_______________________________________________
swift-evolution mailing list
swift-evolution@swift.org
https://lists.swift.org/mailman/listinfo/swift-evolution


(Ryan Lovelett) #4

What is your evaluation of the proposal?

Negative.

The “Motivation” logic seems incongruent possibly even contradictory.
The where syntax is cited as “… rarely used, [and] hard to discover ….”
while simultaneously a source of confusion to new developers. Taking
both statements together this proposal seems to be aimed at a sub-set of
a sub-set of developers. That alone would tell me this is a problem that
is not significant enough to warrant a change to Swift.

Unfortunately the statistics provided in the proposal heavily weigh
open-source Swift code and discount code written in closed-source
applications. My intuition, based on the volume of feedback provided on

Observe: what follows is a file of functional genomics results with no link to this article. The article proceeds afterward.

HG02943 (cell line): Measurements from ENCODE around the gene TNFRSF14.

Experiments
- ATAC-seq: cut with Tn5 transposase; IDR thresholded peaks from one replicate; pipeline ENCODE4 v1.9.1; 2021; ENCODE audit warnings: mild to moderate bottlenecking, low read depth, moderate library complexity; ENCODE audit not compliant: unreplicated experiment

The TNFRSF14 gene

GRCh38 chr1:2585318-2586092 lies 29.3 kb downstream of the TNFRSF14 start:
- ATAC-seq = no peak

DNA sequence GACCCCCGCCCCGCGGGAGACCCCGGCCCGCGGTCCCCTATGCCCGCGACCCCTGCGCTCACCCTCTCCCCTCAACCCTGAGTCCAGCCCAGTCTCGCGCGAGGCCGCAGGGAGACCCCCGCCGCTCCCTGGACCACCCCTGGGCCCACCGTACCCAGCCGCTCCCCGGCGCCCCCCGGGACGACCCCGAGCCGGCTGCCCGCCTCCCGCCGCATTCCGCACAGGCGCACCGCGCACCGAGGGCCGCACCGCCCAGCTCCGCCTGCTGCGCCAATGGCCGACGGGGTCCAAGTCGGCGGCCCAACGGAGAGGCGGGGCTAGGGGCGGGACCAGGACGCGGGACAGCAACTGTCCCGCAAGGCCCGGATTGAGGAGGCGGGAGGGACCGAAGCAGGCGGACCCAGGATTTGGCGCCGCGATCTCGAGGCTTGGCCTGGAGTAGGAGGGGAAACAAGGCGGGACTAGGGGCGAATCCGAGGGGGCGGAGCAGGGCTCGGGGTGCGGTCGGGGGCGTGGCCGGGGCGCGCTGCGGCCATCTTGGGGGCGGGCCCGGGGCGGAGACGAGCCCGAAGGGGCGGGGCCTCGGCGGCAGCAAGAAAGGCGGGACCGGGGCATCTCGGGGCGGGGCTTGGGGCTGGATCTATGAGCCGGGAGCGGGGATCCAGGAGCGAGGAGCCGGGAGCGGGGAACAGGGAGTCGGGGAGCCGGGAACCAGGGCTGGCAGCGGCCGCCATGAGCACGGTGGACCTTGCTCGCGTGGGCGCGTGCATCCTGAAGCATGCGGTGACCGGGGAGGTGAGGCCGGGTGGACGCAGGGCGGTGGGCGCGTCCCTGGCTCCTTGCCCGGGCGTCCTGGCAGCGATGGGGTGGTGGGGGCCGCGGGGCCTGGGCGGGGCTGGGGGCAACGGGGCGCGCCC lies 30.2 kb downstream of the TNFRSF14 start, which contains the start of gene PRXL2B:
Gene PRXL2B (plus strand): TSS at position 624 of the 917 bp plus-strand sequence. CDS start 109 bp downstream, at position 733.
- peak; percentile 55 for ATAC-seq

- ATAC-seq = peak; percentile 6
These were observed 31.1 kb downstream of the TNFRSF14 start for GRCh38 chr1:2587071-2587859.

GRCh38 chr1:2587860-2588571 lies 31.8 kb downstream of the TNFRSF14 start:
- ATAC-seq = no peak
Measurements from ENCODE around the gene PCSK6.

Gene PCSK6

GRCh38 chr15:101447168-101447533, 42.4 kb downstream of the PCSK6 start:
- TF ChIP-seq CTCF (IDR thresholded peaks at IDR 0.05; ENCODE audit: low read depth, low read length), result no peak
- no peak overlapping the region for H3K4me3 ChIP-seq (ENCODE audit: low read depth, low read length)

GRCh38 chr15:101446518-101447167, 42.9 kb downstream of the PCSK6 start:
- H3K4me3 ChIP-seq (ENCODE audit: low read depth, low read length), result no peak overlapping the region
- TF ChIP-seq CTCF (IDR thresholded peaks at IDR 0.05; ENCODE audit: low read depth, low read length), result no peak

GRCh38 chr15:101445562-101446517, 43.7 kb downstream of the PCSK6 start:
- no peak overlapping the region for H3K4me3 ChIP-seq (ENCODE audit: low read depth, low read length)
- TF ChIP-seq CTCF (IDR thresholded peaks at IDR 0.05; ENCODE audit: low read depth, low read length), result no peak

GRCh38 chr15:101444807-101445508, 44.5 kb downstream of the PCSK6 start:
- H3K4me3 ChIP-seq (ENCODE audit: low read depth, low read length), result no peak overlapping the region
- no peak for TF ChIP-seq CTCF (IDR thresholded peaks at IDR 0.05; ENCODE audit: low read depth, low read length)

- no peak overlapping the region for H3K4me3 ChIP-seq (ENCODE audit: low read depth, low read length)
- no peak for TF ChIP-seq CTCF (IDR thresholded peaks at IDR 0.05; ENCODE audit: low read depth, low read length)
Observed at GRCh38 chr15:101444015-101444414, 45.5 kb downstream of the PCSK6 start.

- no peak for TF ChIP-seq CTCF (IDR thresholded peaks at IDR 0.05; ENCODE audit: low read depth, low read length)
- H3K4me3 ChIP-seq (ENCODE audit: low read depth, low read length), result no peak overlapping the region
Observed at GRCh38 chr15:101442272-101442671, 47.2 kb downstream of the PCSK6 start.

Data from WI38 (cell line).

the swift-evolution mailing list, tells me there is likely to be some
practical Swift code written in closed-source and enterprise
applications that is not being equally counted by the proposal
statistics. While the intent of the argument, that the syntax is not
widely used, is warranted I question these statistics and methods.

Additionally in the “confusion of use” example the `while` loop would
seem to be a moot point. It is my understanding that SE-0099 has already
removed the inconsistent `while` condition. Assuming that is true, it is
hard to believe that future new developers are going to be confused by a
syntax that they are unable to experience or use. If this assumption is
incorrect than I'd argue the correct course of action is to remove the
`while` loop behavior rather than for-in behavior.

Moving to more concrete code based examples. The introduction
effectively states that the proposal means to enforce a coding style or
convention by removal of another. This seems like something that should
be enforced by a linting tool, not the Swift compiler. To put a point on
this, I looked at one snippet of code cited in the “Frequency of Use”
section as a concrete example of what code would look like before and
after accepting the proposal [1].

Before:

/// Returns the greatest argument passed.
///
/// If there are multiple equal greatest arguments, returns the last